the management of Lincoln. See discussion supra at 2-4. The defendant has made no real effort to dispute that the corporations were not in a position to sue Mr. Gardner without casting possible light upon their own wrongdoing. Lincoln and LinCom were not in a position to protect their own interests. Moreover, the Court notes that the defendant, as an attorney for Lincoln, was in a fiduciary relationship with the corporation, which further decreased the likelihood of Lincoln bringing suit against him.
The RTC has raised additional arguments as to why the statute of limitations does not bar the 1985 claims in this case including the applicability of the continuing tort doctrine, the discovery rule and the continuing representation rule; however, because the Court concludes that the statute of limitations is tolled under the doctrine of adverse domination, it need not consider these additional arguments.
(B) Motion to Amend Complaint
Plaintiff has moved for leave to amend its complaint to assert a legal malpractice claim. Plaintiff alleges that the defendant committed legal malpractice by entering into an unfair business arrangement in violation of his fiduciary duties and ethical obligations.
The defendant argues that the motion should be denied because he would be prejudiced by the addition of the new count, the new count is added to harass him, and because the new count fails to state a claim upon which relief may be granted. Moreover, defendant points out that the new count was proposed almost nine months after the complaint was filed.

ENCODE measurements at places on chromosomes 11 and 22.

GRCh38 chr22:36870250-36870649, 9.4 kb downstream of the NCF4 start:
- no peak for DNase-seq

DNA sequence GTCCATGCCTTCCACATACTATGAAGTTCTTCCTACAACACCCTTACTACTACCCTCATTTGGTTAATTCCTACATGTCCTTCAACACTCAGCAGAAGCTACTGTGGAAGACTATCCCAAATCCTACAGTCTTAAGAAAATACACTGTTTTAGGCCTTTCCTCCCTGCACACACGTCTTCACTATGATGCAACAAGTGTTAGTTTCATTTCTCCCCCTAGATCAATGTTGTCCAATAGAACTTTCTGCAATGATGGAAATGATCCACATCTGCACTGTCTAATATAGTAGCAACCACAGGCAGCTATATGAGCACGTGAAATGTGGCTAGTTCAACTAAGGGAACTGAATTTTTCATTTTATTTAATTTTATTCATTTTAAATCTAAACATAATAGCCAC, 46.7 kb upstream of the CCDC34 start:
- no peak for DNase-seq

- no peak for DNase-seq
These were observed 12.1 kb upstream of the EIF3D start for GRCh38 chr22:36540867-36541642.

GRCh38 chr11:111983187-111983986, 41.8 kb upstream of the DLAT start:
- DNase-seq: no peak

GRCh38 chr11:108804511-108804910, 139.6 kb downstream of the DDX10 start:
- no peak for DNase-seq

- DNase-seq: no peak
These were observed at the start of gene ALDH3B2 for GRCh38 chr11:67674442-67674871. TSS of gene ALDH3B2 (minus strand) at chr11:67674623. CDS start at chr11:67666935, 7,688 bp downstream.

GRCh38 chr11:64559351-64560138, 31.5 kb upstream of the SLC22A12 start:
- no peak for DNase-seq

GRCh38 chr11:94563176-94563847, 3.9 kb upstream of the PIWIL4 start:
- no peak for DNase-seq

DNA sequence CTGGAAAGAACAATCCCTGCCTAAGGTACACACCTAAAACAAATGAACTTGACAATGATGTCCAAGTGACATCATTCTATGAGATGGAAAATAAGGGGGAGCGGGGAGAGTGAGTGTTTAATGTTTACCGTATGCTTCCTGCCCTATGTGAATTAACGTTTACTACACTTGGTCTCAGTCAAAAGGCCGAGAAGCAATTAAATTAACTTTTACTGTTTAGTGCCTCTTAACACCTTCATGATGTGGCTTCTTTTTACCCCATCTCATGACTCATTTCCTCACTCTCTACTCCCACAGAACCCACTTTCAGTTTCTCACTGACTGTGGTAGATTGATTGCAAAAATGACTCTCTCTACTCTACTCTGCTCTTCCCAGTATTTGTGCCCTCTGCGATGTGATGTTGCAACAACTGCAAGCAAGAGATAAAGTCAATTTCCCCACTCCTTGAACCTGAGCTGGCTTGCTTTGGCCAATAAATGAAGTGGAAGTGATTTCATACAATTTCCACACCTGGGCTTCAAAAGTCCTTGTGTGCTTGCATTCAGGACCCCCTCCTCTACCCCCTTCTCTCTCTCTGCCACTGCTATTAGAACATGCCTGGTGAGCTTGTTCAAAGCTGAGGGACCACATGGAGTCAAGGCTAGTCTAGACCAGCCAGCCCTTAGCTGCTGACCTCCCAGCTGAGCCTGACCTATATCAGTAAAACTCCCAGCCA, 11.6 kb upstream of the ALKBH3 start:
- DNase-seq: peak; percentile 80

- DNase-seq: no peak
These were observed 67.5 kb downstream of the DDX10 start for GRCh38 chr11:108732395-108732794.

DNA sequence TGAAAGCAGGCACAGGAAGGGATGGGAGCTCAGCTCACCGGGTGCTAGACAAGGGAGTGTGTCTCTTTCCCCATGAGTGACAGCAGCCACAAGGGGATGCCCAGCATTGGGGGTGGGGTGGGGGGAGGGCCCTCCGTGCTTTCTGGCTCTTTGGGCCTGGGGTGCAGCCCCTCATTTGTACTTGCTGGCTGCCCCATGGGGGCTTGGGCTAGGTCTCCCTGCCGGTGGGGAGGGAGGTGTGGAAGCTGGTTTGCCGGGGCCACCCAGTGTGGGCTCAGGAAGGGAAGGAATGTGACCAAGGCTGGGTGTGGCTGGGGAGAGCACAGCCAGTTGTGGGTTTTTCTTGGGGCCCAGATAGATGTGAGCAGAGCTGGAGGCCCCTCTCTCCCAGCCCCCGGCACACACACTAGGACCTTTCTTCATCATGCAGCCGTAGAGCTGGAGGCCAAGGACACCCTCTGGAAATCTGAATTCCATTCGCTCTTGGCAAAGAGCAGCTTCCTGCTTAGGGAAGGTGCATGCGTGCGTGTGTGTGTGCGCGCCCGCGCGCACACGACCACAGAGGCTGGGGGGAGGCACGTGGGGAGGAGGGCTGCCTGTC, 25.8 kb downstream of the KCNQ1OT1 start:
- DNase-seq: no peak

Under Fed. R. Civ. P. 15, "leave to amend shall be freely granted when justice so requires." A motion to amend a complaint should be granted unless there is a "clear and solid justification" for denial. Monroe v. Williams, 705 F. Supp. 621, 623 (D.D.C. 1988). Denial is permitted if, for example, the amendment would result in delay or undue prejudice to the opposing party. Williamsburg Wax Museum v. Historic Figures, Inc. 810 F.2d 243, 247 (D.C. Cir. 1987). Here, while the defendant has opposed the motion, he has not demonstrated sufficient reason for this Court to deny it.
The defendant contends that the RTC unduly delayed the addition of this claim, and did so in bad faith. The defendant claims that the only reason the RTC now asserts an additional claim is to increase the pressure on the defendant to settle this case. The RTC "denies unequivocally" the defendant's contention that the delay in amending the complaint is a strategic move. Rather, the RTC states that the amendment is designed as an elaboration of the breach of fiduciary duty claim, and intended to provide the defendant with more detail of the claims he faces. The RTC explains that the claim was added after the defendant stated that he received the compensation at issue in this case pursuant to an agreement between himself and his clients. See Def.'s Response to Plaintiff's First Set of Interrogatories and Requests for Admission, Request for Admission No. 3 (Pl. Reply, Ex. A). Plaintiff contends that this information indicates that the defendant committed malpractice by making the agreement without advising his client that it was a one-sided, unfair arrangement.